Learning about different cultures, one of the most fascinating aspects is the food culture.
A good dining experience is not only about the food you are enjoying, nor the wine and not even the company. There are also the social circumstances and local etiquette to consider.
Seeing how the locals dine is yet another cultural experience to be enjoyed. Here is a list of things to look out for when going out for a traditional Italian meal:
Of Courses: a traditional, special-occasion Italian meal consists of 4-plus courses. But in Italy, having a meal actually is a special occasion in itself, and so it is not unusual to find yourself working through an ‘antipasto’ (Hors d’?uvre or appetizers), ‘primo’ (first course), ‘secondo’ (main meal) with ‘contorno’ (side dish) and then a dessert ? and sometimes also (yes, additional to dessert) fruit and/or biscotti, an espresso coffee and a digestive shot (you’ll need it!) of grappa or other liqueur.
You’ve Got It Covered: on your bill, you will see ‘coperto’, which means something like a cover charge. It’s usually only a few euro per head. You will also pay this cover charge even if you are sitting down for a coffee, hence why most Italians take their coffee standing at the bar!
Spooning and Spaghetti: Italians don’t use a spoon to twist their spaghetti strands. Instead, the bottom of the plate serves as the base on which to twist the fork and wrap it in a few strands of pasta. If you have to do a little slurp to reel in the last few strands, do it as delicately as possible!
Shovelling: Whilst at British tables, you do not ‘shovel’ your peas with your fork, Italians have no problems with using their fork to swoop up peas or other fiddly foods. It’s practical after all.
Idle Knife: Except for larger-sized ravioli or ‘girasole’ (‘sunflowers’ ? super-sized, round ravioli) and some lasagne, you don’t need to use your knife, just your fork to eat pasta and risotto dishes.
Cutting to the Chase: Italian pizzas come thin-based, steering-wheel size, un-cut and one-per-person. At home, you can cut a slice then eat it with your hands, but in most restaurants, you would cut your pizza bite per bite. The energy used in doing this means you have burned off enough calories to order dessert!
Raising a Toast Without Raising Eyebrows: it’s a big no-no to make a toast with only water in your glass. Even non-drinkers will pour a dash of wine in their water to cheers. The Italian word used is ‘Salute’ ? ‘to health’. It is also good manners to look people in the eye when you clink glasses with them.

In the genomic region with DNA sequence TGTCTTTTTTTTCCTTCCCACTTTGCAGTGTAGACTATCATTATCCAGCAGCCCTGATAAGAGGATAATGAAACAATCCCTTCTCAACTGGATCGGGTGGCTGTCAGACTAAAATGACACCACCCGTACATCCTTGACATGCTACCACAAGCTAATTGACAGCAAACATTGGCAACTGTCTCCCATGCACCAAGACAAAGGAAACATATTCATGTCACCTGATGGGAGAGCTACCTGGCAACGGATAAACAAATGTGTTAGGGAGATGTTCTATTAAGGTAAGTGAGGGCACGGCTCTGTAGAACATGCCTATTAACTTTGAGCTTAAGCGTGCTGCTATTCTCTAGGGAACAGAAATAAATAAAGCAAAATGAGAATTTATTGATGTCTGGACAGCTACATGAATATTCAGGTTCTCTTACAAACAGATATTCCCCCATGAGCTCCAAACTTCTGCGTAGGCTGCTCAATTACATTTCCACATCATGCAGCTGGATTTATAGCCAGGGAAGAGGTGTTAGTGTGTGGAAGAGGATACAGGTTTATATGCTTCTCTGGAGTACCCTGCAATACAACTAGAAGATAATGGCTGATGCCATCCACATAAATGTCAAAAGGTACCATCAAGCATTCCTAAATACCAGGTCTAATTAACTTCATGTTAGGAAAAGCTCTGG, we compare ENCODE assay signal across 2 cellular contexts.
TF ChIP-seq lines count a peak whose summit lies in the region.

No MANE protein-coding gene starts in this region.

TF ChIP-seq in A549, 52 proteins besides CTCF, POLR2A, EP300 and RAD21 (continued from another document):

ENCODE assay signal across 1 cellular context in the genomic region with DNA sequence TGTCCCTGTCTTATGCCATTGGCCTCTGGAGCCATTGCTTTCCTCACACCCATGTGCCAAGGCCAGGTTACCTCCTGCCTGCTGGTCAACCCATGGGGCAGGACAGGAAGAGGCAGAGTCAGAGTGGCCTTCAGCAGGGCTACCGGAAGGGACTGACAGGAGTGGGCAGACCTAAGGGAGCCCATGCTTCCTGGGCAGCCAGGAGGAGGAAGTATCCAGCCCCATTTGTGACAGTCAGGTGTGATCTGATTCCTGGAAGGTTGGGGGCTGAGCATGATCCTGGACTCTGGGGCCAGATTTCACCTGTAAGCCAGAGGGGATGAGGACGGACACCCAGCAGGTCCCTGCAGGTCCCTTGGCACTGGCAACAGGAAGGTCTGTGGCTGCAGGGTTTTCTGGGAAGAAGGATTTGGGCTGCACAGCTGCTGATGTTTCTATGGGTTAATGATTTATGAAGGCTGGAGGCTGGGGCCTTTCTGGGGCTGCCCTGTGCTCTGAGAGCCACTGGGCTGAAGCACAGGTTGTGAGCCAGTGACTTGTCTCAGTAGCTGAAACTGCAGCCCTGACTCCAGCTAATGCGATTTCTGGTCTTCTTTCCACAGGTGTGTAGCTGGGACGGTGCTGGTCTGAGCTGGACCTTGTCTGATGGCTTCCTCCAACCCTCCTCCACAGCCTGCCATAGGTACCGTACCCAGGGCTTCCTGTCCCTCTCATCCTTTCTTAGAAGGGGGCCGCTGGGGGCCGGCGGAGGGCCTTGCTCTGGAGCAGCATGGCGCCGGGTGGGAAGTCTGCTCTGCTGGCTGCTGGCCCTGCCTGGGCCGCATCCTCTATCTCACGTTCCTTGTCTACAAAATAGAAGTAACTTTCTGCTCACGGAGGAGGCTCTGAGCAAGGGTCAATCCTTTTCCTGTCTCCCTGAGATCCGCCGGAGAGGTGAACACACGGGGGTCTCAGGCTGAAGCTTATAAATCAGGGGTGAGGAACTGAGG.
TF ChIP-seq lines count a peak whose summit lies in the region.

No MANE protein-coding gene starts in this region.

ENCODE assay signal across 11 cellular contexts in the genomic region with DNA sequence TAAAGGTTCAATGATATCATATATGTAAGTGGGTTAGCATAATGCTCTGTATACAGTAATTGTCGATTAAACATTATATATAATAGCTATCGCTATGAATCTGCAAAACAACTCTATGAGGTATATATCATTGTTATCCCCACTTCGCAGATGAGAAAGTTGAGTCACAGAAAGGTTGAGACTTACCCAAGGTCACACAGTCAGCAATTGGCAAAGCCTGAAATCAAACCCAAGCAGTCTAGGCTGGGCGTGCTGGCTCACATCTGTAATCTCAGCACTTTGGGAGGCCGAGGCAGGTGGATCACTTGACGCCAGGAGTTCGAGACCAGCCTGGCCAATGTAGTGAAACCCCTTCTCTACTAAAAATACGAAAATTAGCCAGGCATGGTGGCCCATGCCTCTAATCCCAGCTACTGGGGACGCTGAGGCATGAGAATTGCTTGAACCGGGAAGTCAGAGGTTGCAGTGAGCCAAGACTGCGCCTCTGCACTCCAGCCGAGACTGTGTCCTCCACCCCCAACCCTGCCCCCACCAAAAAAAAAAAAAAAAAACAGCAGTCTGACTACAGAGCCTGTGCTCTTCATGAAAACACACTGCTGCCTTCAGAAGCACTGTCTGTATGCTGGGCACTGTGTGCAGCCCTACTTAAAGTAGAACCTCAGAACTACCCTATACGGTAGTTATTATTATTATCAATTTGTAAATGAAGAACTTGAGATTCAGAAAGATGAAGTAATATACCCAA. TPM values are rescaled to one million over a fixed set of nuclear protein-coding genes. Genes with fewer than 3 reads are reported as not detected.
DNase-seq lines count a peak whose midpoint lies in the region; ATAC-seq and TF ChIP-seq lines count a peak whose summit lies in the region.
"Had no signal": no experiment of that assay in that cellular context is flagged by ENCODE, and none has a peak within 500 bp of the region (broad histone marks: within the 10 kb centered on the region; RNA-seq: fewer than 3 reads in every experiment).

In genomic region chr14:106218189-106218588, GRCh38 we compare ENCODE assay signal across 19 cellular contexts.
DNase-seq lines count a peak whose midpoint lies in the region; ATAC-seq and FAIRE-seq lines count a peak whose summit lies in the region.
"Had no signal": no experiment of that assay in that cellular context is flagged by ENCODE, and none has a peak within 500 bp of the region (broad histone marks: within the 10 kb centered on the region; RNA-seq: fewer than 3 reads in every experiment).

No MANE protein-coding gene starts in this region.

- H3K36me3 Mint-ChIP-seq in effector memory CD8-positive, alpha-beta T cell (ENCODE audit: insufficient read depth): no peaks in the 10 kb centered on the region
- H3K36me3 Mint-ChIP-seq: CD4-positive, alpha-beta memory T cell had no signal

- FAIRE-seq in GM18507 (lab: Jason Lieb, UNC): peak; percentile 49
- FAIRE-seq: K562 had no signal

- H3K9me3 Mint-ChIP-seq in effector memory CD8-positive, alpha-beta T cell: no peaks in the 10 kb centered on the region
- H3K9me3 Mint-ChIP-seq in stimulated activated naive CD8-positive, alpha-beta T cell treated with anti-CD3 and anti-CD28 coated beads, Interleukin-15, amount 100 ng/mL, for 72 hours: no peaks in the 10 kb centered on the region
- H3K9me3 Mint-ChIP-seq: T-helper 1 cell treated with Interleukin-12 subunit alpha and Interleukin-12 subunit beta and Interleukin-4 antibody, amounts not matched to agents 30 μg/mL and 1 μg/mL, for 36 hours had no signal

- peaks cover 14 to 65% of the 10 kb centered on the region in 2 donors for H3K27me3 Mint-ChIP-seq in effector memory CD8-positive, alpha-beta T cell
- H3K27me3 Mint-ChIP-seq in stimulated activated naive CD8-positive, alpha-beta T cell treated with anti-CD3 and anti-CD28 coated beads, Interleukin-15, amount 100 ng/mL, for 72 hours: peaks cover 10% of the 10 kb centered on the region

To the Finish Line: It is considered quite rude to not finish all on your plate. You can however stipulate that you want a smaller serving so as to not make the faux pas of not eating all on your plate. Waiters will often enquire with a worried expression if there was something wrong with the food that you could not eat it all.
Basket Case: Almost every Italian table will feature a bread basket. This is for whether you want to nibble your way through the time it takes to prepare a great meal, or leave the bread aside to accompany your main. It is not the height of manners to use the bread to sop-up the sauces, but if no-one is looking…
It’s a Dog’s Life: If you do have food left at the end of your meal, it is not part of the culture in Italy to ask for a doggy bag. In fact, most traditional places will not even have means to prepare the food for export. The idea of eating only half your meal, then having it prepared to go so you can have it for dinner is unheard of amongst Italians. We have seen visitors to Italy clean out the bread basket into their napkin and ask for the cork back to take the rest of the wine which had the locals laughing for ages!
Will Bill: In most places in Italy, the bill will not be presented until you actually ask for it. ‘Conto, per favore’ is Italian for ‘the bill, please’. If you are getting something from a coffee shop, you will usually have to pay first, get your receipt and present it to the barista when you order.
A Tip On Tipping: having already paid the ‘coperto’, tipping in eateries is not necessary in Italy. It is certainly appreciated, and something you should do if you feel you have had great service and food. It is more a done thing in places frequented by tourists for whom it is part of the culture. Of course, if you have a large bill, it is standard to round up and leave a little bit of a tip.
*** If you’d like to experience Tuscan dining in a more hand-on (or tastebud-on) kind of way, email us at firstname.lastname@example.org or visit our website for more information. Our Tuscany Tours include food, and we can also arrange fabulous hands-on Tuscan Cooking Classes***